A bipartisan set of Congress members from Michigan and Wisconsin are putting pressure on the Navy for its FY ’18 and ’19 acquisition of Littoral Combat Ships (LCS), arguing without a better strategy one quarter of the Wisconsin LCS shipyard workforce might be laid off.
Lawmakers sent a letter this week to Secretary of the Navy Richard Spencer and assistant secretary for research, development and acquisition James Geurts expressing consternation with the Navy’s acquisition strategy for the LCS, particularly the Freedom-variant built by Fincantieri Marinette Marine in Wisconsin.
The members said they are concerned the FY ’18 and ’19 acquisition strategy “unduly disadvantages the Freedom-variant industry team and will result in irreversible harm to the shipyard and supply chain workforces, in turn reducing competition in the next generation Frigate program.”
The letter was signed by the senators of both states, Sen. Tammy Baldwin (D-Wis.), Sen. Ron Johnson (R-Wis.), Sen. Debbie Stabenow (D-Mich.), and Sen. Gary Peters (D-Mich.), as well as several members of Congress from both states, including Speaker of the House Paul Ryan (R-Wis.).
They argued the Navy is focusing on lowest-price choices, rather than best-value measures which would include differences in capabilities, service-life, and total lifecycle cost.
“The acquisition strategy also fails to appropriately factor in the results of the Navy’s decision to award two Independence-variant ships in both FY15 and FY17 – namely the production advantages- and therefore price advantage-accrued by that shipyard.”
The Independence-variant LCS is produced by Austal USA in Mobile, Ala.
The members requested the Navy’s strategy more substantially consider the capabilities, cost structures, and work forces of each variant and factor in lack of equity in prior awards. If the acquisition strategy does not change for a “value-based and equitable approach, we understand that one quarter of the Marinette shipyard workforce would need to be let go.”
They claimed this would happen just as the yard “should be hiring more workers to successfully compete for the Frigate” and prepare to execute work on the Saudi Navy’s Multi Mission Surface Combatant (MMSC).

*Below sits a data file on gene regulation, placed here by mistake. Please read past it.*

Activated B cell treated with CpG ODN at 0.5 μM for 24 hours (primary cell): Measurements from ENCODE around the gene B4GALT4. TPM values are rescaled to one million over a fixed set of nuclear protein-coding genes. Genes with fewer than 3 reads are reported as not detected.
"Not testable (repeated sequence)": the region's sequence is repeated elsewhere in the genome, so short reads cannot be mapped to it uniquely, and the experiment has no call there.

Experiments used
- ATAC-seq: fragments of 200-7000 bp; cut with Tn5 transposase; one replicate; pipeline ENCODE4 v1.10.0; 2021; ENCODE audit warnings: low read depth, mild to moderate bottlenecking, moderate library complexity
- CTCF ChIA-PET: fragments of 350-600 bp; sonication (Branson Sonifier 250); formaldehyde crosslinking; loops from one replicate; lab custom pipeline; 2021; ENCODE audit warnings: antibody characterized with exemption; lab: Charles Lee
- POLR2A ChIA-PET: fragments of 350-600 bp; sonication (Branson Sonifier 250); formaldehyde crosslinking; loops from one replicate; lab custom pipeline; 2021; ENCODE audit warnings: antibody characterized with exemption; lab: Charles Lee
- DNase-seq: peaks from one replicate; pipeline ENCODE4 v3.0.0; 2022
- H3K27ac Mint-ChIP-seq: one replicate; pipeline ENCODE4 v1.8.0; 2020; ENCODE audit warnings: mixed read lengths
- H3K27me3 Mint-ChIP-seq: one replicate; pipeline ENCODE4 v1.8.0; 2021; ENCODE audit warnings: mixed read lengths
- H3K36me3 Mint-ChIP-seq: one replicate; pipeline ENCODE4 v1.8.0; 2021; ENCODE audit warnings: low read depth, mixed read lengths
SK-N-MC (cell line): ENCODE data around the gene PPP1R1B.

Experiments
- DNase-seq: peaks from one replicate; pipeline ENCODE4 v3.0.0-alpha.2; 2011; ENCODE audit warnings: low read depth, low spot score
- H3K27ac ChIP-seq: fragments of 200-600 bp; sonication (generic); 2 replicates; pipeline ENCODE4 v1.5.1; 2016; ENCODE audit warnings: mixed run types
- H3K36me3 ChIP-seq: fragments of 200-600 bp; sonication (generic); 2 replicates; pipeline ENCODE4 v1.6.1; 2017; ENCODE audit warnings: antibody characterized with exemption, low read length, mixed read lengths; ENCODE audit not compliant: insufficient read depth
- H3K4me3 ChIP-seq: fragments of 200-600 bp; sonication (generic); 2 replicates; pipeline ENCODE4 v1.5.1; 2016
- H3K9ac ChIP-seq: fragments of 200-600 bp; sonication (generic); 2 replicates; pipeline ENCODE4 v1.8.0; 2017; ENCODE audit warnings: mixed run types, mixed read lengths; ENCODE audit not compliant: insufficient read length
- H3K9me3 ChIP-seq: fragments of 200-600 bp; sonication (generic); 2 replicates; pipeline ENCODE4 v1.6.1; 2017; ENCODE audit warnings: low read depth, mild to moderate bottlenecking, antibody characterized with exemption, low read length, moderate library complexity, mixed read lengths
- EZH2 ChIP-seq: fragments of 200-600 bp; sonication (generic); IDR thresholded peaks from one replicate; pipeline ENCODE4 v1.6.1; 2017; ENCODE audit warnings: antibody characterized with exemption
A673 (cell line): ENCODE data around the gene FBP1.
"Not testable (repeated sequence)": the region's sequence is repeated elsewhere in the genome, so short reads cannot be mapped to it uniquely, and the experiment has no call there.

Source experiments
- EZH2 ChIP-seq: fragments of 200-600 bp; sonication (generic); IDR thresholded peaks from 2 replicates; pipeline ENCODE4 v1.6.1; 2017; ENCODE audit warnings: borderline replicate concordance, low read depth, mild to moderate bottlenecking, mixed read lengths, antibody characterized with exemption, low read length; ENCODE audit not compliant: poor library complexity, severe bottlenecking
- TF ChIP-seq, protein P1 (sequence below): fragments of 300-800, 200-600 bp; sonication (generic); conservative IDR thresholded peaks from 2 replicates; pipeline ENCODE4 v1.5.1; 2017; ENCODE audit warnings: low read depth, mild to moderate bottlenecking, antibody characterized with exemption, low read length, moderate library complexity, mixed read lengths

“In other words, the FY18/19 LCS acquisition strategy will have negative impacts for the Great Lakes shipbuilding industrial base, the Navy, and our allies across three essential programs.”
The letter was referencing the Navy’s future frigate, FFG(X), program to follow the LCS in filling the small surface combatant role; as well as a $481 million NAVSEA contract for a Saudi Navy smaller surface combatant (Defense Daily, March 9). The Saudi contract is expected to be finished by 2024.
Peters brought up these concerns to Spencer during a Senate Armed Services Committee hearing on Thursday.
Spencer noted the Navy has to take care for the entire industrial base and the overall portfolio. He suggested the Saudi ship order could be pulled forward.
“One of the other levers that we’d like to see if we could do is see how do we pull that to the left? How do we manage the industrial base with all the tools available to us in light of the awards that we have?”
“But rest assured that the health of all the organizations involved in supplying goods and services to the Navy are being taken care of and analyzed,” Spencer added.
However, the letter said the Navy “should take a more realistic view of the construction schedule” for the Saudi Navy’s Multi Mission Surface Combatant (MMSC), which in the most optimistic timeline does not start construction until October 2019.
“As such, the Navy cannot rely on the MMSC as a cure-all bridging solution for the Freedom-variant workforce and instead must ensure that the FY18/19 LCS acquisition strategy provides not just an opportunity for two LCS shipyards to compete on a truly equitable basis, but also the flexibility to accelerate the timing of awards if needed to mitigate negate workforce impacts,” the letter writers added.
Last month lawmakers from districts including both LCS yards and heading seapower subcommittees expressed concern that the Navy is only procuring one vessel in the FY ’19 budget request.
Sen. Roger Wicker (R-Miss.) said the FY ’19 shipbuilding request should include a second LCS to keep both yards working (Defense Daily, March 6) while later Rep. Bradley Byrne (R-Ala.) said the current plans will erode the overall industrial base for the ships (Defense Daily, March, 21).
Relatedly, at the hearing Sen. Tom Cottom (R-Ark.) asked the CNO to elaborate on the explanation by Vice Adm. William Merz, deputy Chief of Naval Operations for warfare systems (OPNAV N9), that the service is unconcerned that no LCSs will be deployed in 2018 (Defense Daily, April 18).
Richardson acknowledged the starting point that the LCS program has had a troubled past.
“In the past we probably pushed that ship out forward deployed a little bit ahead of its time, before the program had stabilized and we had done the appropriate testing and gained the confidence,” he said.
But Richardson said when he became CNO, he directed the commander of Naval Surface Forces to look at the program, rationalize it, and make it more like a normal shipbuilding and operating program. This led to changes in the maintenance approach, making the ships dual blue-gold crewing, and how squadrons will be homeported and forward deployed.
“2018 is really a reflection of that shift. And so starting in 2019 we’re going to start forward deploying those, they’ll be sustainable, they’ll be more lethal by virtue of the enhancements we’re putting on those littoral combat ships. We have 24 deployments planned between ’19 and ’24 and so really – ’18 is a reset year to get maintenance and manning in place so that we can deploy this in a sustainable fashion.”